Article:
• Teaching Transformation: Black and Asian British Women’s Writing and Decolonising the Curriculum
• Black and Asian British Women’s Life Writing, Screenwriting, Journalism, Popular fiction, Radio drama, Short fiction/flash fiction, Non-fiction
• Black and Asian British Women’s Poetry and Spoken Word Performances
• Speculative Fiction
• Drama and Performance
• Critically neglected writers/new writers
• Black and Asian Women’s Writing and the School Curriculum
• Black and Asian British Children’s Literature and storytelling
• Black and Asian British Queer Writing
• The 2018 Windrush Scandal
• The matter of bodies, politics, place and diaspora
• Making Space/Reconfiguring space: real and imaginary spaces, online, publishing and other spaces, worlds turned upside down
• Regional and rural writing

Please send an abstract of 300 words maximum and brief bio by 31st January 2022 to The notification of acceptance will be sent by March 1, 2022. Online presentations/panels welcome. More details will be provided once notifications have been sent. Common Threads is an in-person event, but a limited number of online presentations can be accommodated.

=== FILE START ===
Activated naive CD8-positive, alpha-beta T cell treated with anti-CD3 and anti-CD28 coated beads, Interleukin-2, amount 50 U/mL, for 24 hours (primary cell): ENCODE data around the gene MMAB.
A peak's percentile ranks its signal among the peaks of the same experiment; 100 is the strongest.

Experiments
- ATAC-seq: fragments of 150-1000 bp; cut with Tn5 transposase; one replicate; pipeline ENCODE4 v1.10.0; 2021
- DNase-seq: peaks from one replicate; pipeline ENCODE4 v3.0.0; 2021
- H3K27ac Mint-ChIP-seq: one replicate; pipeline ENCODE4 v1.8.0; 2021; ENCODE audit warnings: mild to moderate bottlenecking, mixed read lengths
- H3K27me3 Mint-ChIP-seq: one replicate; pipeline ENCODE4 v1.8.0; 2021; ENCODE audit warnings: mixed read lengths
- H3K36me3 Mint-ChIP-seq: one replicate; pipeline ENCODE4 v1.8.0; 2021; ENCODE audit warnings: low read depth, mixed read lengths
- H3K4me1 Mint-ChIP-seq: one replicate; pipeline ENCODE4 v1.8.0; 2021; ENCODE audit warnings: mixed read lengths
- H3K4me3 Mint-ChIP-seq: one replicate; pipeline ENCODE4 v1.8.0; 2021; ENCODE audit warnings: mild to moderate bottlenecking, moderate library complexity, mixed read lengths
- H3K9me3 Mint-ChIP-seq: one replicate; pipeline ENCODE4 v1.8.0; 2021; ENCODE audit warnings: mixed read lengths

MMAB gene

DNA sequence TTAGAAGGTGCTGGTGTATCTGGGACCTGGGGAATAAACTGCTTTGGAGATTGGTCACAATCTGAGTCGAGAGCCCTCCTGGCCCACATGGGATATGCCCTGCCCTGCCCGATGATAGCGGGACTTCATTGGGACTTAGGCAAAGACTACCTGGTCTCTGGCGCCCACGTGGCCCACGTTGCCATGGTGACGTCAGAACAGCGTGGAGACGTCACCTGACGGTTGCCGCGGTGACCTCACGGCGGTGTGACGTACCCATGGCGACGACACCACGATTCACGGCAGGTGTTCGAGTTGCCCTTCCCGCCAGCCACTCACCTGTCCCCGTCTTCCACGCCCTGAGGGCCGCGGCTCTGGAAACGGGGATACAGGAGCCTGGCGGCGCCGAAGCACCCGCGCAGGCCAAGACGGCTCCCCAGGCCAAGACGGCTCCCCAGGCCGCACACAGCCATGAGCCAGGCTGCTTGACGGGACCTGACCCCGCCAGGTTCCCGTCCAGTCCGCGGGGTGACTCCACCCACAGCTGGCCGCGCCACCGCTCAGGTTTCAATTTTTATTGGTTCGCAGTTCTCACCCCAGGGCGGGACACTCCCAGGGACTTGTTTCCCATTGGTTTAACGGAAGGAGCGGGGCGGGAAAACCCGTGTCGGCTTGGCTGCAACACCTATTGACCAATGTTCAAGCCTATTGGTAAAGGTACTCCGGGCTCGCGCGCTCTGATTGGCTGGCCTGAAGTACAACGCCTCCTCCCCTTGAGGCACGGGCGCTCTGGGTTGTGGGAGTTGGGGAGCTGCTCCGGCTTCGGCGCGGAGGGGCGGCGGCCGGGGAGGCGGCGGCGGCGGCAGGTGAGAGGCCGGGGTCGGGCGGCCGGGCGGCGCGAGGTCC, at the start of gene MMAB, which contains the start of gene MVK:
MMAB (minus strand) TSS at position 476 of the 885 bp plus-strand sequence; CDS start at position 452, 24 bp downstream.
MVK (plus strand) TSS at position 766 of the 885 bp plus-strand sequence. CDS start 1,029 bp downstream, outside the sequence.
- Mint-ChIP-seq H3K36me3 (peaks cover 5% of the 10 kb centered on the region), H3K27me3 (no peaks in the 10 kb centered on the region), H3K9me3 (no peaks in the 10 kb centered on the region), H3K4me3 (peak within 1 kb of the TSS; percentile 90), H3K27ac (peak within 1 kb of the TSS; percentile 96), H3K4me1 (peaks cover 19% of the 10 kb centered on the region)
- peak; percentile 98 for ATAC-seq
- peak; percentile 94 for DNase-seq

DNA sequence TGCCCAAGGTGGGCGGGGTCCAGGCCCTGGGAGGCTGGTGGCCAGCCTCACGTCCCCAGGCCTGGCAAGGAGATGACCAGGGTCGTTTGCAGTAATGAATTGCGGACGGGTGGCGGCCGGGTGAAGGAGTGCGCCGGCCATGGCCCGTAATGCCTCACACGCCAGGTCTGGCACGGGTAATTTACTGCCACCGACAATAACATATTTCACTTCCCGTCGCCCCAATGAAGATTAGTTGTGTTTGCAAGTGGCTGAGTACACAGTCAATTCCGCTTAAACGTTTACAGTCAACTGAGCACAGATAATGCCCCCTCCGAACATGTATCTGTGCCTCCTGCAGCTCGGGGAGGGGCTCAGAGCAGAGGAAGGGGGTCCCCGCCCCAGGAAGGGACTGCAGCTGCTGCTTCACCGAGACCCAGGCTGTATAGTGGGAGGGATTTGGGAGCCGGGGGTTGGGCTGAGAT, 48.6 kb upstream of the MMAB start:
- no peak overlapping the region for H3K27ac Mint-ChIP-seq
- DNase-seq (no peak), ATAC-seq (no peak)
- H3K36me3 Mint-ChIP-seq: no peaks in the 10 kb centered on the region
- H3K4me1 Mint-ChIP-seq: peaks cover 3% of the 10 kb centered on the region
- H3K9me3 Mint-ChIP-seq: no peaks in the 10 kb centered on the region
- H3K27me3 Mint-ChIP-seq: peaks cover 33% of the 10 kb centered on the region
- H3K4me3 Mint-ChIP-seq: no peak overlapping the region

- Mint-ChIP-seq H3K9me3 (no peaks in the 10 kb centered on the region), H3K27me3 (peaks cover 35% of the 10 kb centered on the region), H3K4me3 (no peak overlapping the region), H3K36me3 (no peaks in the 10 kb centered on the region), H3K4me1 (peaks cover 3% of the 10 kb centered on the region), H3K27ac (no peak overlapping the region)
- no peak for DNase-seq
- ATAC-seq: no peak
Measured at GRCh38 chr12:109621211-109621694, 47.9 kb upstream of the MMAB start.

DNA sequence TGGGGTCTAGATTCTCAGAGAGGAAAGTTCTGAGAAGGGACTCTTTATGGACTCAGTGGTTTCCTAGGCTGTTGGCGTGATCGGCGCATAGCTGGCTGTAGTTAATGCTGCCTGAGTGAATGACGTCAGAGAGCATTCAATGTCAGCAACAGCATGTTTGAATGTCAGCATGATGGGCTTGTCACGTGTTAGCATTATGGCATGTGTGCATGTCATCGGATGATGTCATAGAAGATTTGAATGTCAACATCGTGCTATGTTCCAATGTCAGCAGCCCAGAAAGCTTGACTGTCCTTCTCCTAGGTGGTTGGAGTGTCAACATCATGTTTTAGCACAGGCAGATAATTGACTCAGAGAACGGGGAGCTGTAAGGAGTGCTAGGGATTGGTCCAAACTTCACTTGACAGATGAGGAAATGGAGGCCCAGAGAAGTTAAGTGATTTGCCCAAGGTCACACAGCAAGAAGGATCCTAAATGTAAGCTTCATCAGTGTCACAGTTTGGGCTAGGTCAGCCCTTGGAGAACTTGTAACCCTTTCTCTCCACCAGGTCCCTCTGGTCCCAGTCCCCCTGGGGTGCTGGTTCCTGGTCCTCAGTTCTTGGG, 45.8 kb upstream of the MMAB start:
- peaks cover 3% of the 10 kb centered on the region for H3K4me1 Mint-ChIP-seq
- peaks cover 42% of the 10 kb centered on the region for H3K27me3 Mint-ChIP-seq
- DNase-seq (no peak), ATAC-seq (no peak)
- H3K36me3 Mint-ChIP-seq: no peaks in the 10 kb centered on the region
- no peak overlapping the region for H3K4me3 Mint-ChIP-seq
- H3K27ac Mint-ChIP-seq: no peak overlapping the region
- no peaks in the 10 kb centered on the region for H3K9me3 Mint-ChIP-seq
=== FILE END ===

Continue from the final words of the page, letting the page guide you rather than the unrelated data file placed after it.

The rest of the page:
The conference organizers will be working toward the publication of presented papers in a journal Special Issue in 2023.

Organisers: Professor Suzanne Scafe (Brighton), Dr. Sarah Lawson-Welsh (York St. John), Kadija George Sesay (Brighton), Dr Vedrana Velickovic (Brighton) and Amanda Holiday (Brighton).

Supported by The Centre for Spatial, Environmental and Cultural Politics (SECP) and Humanities and Social Science Research and Knowledge Exchange Funding.

(posted 12 November 2021)

Calls for papers – Conferences taking place in June 2022

“‘Game Over!’: U.S. Drama and Theater and the End(s) of an American Idea(l)” – 6th International Conference on American Drama and Theater
Universidad Autónoma de Madrid, Spain, 1-3 June 2022
Deadline for abstracts: 15 October 2021

Conference website:

The Universidad Autónoma de Madrid, co-sponsored by the Spanish universities of Cádiz and Sevilla and the University of Lorraine in France, and working in partnership with the American Theater and Drama Society (ATDS), the International Susan Glaspell Society, the Arthur Miller Society, the Eugene O’Neill Society, and RADAC (Recherches sur les arts dramatiques anglophones contemporains), is announcing a call for papers for the conference “‘Game Over!’: U.S. Drama and Theater and the End(s) of an American Idea(l) to be held from 1 to 3 June 2022 at La Cristalera, located in the accessible northern mountains of Madrid.